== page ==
Are shoppers accepting robots at retail?
Robotic innovation has taken over the retail industry as grocers like The Kroger Co. and Walmart ambitiously seek ways to reduce costs of online delivery and pressure from non-supermarket competition. But how do consumers feel about it?
According to Forbes, robot artificial intelligence technology can use algorithms to recall shopper preferences, quickly cross reference shelf prices and can work around the clock. Cincinnati-based Kroger, in addition to building 20 robot-automated warehouses in the U.S., is testing driverless robot delivery cars. Bentonville, Ark.-based Walmart has adapted robots to scan and sort inventory and identify shelf items that are out of stock. And at 172 GIANT Food Stores in the mid-Atlantic as well as 100 Stop & Shop stores in New England, a pillar-shaped robot named Marty scopes the aisles for hazards such as spills and runs price checks.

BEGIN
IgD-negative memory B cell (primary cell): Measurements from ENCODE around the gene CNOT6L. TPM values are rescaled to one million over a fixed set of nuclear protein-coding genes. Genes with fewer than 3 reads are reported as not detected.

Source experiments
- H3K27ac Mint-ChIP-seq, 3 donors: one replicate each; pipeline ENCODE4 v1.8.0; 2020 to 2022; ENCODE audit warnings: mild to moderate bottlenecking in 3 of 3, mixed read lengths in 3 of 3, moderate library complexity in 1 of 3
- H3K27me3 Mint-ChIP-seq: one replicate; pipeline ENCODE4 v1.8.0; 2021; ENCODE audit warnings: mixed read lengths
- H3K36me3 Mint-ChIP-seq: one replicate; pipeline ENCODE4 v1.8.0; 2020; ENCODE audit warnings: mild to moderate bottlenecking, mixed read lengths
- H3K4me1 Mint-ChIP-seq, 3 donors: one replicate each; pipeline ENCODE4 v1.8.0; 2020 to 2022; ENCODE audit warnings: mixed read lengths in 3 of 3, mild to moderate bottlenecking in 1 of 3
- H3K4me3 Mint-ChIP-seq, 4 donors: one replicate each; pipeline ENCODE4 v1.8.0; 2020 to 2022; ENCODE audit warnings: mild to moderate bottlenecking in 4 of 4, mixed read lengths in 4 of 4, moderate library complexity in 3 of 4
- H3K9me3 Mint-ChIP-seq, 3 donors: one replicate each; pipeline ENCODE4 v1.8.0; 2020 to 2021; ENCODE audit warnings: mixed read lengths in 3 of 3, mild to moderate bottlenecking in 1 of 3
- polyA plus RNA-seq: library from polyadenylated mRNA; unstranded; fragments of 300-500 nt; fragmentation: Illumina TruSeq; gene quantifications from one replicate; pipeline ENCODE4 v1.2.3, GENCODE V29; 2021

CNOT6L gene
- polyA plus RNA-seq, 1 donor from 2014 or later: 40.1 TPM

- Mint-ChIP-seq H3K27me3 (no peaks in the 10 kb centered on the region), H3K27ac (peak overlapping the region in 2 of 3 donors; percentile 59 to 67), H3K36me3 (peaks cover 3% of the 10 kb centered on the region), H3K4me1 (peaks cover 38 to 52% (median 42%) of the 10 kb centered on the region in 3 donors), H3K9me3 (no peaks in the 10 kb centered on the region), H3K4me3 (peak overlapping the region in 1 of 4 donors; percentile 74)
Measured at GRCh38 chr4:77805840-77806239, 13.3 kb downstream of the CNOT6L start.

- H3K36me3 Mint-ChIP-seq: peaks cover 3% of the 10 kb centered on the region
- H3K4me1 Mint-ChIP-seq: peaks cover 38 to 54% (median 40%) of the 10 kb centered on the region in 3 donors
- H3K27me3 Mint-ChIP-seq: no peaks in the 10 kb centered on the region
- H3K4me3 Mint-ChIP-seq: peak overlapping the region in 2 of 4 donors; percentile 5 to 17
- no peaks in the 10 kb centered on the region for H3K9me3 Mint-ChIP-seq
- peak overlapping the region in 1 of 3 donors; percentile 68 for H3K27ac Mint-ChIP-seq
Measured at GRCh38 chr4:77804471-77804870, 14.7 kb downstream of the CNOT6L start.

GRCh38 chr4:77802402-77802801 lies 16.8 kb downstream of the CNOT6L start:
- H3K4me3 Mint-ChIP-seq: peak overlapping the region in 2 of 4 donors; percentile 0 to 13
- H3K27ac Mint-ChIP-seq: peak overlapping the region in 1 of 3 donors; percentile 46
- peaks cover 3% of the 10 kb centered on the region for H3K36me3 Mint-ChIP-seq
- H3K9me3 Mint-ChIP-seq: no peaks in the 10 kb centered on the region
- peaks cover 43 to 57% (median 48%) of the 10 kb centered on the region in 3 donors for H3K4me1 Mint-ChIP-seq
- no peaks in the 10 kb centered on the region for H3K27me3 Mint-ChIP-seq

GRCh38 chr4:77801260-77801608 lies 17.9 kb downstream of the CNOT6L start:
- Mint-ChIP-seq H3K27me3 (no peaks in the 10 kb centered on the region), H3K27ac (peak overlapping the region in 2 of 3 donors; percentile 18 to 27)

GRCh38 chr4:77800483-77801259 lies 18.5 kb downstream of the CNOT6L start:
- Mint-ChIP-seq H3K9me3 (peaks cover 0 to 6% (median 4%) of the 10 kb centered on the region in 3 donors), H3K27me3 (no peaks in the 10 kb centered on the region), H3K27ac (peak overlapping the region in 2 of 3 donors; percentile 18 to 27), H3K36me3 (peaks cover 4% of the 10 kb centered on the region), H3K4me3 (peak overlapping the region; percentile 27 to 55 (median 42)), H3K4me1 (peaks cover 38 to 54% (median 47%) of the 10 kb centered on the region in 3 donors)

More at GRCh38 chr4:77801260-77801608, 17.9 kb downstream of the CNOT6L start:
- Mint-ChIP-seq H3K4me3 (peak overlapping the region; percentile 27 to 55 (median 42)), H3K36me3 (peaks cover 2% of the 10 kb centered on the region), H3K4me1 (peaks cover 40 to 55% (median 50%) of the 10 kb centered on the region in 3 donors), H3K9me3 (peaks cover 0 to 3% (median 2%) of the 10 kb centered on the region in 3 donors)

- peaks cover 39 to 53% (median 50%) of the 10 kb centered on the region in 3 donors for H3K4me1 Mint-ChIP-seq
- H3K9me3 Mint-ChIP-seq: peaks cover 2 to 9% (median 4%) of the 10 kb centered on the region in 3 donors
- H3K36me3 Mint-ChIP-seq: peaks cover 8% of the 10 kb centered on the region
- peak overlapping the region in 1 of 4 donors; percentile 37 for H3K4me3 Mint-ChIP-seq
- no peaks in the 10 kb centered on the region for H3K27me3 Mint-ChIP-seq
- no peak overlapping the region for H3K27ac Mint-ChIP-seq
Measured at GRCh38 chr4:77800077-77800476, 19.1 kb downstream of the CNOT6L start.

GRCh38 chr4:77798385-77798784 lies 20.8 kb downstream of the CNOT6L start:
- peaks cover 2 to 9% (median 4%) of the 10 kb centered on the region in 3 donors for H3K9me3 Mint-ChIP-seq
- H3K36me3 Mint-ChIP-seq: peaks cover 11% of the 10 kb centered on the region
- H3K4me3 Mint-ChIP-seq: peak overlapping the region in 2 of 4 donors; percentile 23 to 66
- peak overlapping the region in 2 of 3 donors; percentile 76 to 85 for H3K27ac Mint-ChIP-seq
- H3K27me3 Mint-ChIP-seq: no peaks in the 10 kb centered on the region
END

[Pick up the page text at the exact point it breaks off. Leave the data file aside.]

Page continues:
However, some consumers may have negative reactions to the increase of robotic involvement within their shopping stores, ranging from feeling uncomfortable being near them to concerned that they will take over their jobs.
According to a study conducted by the University of Wisconsin, people tend to hold robots to high standards. As one report described it, according to Forbes: “It is almost as if people ‘forgave’ the human advisor for making a mistake but did not extend the same feelings of forgiveness to the computer.”
To read the Forbes article, click here.